A faith-based book about finding fun in the grown-up world.
Debut author Devine begins this inspirational offering with a detailed story about a hound named Old Blue. The crux of the tale is that the dog, even though he still bore scars from earlier fights with animals, never gave up his quest to find and defeat a raccoon. The author uses the vignette to introduce the topic of tenacity and highlight the importance of following a plan. However, he also offers a greater message—the notion that one combats evil by giving one’s life to God: “Being led through this physical world by the spiritual person inside of you, gives the devil nowhere to hide.” The most crucial theme in the book, though, is the idea of approaching life as a child would. Kids, the author notes, are primarily concerned with the present, and, as such, they’re largely free from worries that plague so many adults. To get in the same frame of mind, Devine suggests that adults perform fun activities, such as flying kites, and engage in a serious effort to let go of the past—both as ways to reconnect with the whimsical nature of youth. He further clarifies his advice with a number of black-and-white, cartoonish illustrations that often feature a dog. A heartfelt but playful tone permeates the text; readers will likely find it difficult to doubt the genuine nature of someone who encourages them to eat more brownies, as Devine does here. Some parts of the book seem wordy and extraneous; for instance, the initial tale about Old Blue includes a buildup of several pages describing the joys of country living. These joys, such as fine home cooking, are predictable and don’t add much to the author’s broader point about the anxiety of adulthood. Although the book’s viewpoint is a Christian one, it includes quotations from several non-Christians, including Mahatma Gandhi and Albert Einstein. As a result, the author’s overall message is more nuanced than some readers might expect.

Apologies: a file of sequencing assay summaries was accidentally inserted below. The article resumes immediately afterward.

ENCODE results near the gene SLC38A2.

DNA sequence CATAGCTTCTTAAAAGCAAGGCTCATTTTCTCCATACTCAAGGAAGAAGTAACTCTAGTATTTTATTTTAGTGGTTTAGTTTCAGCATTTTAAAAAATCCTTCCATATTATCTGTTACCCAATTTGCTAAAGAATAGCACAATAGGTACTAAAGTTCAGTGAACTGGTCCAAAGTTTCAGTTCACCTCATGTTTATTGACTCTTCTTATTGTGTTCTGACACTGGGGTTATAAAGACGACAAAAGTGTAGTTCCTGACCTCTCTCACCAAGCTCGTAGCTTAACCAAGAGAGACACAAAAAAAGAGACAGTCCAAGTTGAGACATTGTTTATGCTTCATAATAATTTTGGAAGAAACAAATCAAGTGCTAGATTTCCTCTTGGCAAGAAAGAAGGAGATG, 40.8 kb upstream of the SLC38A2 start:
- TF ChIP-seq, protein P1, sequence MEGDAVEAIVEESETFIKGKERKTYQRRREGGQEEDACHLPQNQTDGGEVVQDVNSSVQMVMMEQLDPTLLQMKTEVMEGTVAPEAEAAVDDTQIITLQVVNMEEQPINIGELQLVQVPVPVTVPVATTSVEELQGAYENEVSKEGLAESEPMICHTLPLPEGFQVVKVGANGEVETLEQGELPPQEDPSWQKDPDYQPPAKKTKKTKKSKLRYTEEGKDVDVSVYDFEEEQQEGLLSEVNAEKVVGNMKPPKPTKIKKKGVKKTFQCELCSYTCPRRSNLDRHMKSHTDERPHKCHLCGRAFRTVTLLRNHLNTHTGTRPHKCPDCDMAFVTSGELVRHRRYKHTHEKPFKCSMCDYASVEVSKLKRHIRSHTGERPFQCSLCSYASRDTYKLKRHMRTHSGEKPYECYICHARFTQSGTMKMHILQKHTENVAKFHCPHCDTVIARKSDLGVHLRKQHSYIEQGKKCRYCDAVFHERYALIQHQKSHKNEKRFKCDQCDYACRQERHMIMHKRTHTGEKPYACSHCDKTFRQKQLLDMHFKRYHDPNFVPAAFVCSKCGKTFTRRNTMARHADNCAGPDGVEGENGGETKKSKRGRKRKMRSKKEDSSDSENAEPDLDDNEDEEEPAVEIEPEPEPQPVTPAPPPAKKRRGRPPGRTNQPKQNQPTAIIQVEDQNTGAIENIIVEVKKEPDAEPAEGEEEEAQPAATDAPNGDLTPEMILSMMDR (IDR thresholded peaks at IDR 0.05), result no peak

An enthusiastic treatise, although some parts feel unnecessarily drawn-out.